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Jean Weese

Dr. Weese is the Associate Director for the Auburn University Food Systems Institute. Weese has been crucial in establishing AUFSI's credibility and international reputation, she serves as a food safety specialist for the Alabama Cooperative Extension System, spent countless hours coordinating several outreach projects between AUFSI and Extension personnel, coordinated food safety training for seafood processors and has led the AUFSI and Extension personnel, coordinated food safety training for seafood processors and has led the AUFSI Entrepreneur Working Group.

The Food Entrepreneur Working Group is a collaboration between the AU colleges of agriculture and business, the Small Business Development Center and Alabama regulatory personnel. The group plans and provides speakers for an annual conference for those who want to start a food business. Weese has spent 29 years as a professor in the Auburn University Department of Poultry Science, researching a variety of food safety issues in the food processing and service industries and teaching a gamut of food science courses - everything from food chemistry to plant sanitation. As an Extension food safety specialist, Weese helps farmers, processors and aspiring food entrepreneurs through courses such as the Better Process Control School for processors of low-acid and acidified canned foods and Good Agricultural Practices (GAP) for farmers. She has even worked with school lunch programs to improve their quality and variety of food.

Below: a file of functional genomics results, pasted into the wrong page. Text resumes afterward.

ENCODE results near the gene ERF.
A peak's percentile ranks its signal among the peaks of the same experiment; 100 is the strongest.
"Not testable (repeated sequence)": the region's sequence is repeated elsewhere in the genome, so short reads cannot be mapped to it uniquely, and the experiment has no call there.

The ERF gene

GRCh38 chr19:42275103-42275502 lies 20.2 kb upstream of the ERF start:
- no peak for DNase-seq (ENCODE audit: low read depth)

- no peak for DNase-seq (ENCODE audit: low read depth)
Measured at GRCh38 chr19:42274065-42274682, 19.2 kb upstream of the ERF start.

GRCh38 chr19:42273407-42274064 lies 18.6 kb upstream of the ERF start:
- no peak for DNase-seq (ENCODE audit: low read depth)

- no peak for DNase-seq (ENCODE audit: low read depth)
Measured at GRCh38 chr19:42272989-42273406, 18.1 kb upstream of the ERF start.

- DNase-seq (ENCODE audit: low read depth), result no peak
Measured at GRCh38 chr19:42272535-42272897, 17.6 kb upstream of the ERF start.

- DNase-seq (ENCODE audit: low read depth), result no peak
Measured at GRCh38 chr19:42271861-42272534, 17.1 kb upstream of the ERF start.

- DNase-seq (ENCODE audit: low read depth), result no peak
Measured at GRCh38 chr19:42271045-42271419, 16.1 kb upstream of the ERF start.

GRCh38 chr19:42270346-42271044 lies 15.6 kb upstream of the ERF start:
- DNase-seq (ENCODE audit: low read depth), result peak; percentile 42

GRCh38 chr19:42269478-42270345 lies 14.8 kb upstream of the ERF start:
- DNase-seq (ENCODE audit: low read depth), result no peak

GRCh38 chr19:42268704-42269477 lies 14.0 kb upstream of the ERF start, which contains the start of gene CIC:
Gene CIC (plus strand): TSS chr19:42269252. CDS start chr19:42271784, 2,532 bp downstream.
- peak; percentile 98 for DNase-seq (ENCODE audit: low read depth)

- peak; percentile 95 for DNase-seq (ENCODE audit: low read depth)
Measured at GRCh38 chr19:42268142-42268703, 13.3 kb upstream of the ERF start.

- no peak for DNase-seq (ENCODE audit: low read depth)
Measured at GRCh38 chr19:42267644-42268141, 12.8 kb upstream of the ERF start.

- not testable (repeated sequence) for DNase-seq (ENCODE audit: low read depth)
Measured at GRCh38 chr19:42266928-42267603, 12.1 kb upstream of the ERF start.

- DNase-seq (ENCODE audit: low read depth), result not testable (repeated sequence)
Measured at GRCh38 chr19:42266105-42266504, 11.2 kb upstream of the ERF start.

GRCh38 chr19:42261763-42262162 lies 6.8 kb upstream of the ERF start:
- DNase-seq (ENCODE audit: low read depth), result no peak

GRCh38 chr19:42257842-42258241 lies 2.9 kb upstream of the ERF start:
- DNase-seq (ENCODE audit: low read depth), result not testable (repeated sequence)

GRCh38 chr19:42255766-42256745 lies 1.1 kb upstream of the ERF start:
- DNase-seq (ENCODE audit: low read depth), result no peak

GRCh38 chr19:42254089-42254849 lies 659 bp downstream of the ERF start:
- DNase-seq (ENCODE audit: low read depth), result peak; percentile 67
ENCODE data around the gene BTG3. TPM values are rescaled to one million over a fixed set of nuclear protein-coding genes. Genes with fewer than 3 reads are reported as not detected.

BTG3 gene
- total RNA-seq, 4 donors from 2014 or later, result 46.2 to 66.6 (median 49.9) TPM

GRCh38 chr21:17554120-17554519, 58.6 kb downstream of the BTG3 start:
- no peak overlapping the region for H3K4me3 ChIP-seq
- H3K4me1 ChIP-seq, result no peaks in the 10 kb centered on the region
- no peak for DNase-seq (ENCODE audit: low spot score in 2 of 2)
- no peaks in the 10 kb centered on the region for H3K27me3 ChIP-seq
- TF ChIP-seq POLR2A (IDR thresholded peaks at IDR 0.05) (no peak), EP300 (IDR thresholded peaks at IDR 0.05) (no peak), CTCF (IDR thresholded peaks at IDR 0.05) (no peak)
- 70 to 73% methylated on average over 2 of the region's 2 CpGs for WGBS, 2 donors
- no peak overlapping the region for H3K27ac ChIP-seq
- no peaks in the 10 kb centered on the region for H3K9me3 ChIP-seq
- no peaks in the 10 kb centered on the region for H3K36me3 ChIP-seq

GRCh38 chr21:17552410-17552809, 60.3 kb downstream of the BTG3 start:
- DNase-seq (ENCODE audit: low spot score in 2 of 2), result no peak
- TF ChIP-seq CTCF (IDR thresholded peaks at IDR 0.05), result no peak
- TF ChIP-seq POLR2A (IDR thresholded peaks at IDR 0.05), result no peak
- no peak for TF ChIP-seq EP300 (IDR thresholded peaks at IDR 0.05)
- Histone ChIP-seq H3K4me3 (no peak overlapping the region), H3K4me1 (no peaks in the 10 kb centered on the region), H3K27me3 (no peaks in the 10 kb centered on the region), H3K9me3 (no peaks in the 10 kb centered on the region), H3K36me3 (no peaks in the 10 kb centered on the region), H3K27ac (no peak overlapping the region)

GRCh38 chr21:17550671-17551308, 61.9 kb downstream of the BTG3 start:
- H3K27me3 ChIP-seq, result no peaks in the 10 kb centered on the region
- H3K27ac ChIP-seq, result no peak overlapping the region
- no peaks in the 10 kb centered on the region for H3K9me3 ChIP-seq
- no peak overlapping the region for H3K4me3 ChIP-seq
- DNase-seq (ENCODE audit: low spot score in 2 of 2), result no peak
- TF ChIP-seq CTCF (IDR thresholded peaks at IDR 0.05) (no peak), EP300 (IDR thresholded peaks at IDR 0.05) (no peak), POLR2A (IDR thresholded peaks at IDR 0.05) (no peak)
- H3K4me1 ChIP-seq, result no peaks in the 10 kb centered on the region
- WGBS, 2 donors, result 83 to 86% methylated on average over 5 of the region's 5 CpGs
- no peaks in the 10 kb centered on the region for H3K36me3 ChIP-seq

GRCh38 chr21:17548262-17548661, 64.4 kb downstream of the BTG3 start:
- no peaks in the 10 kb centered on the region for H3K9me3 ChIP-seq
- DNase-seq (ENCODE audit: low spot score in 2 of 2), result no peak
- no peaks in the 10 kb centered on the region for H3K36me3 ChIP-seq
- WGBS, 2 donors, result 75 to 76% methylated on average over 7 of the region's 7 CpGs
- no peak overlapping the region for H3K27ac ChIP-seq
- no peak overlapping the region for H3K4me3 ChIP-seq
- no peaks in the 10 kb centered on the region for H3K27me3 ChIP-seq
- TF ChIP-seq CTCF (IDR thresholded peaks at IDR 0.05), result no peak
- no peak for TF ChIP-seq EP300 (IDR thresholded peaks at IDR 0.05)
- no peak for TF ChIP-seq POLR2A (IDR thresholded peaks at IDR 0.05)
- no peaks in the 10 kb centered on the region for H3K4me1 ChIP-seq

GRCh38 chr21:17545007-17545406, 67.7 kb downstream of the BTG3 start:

Credit: Karen Hunley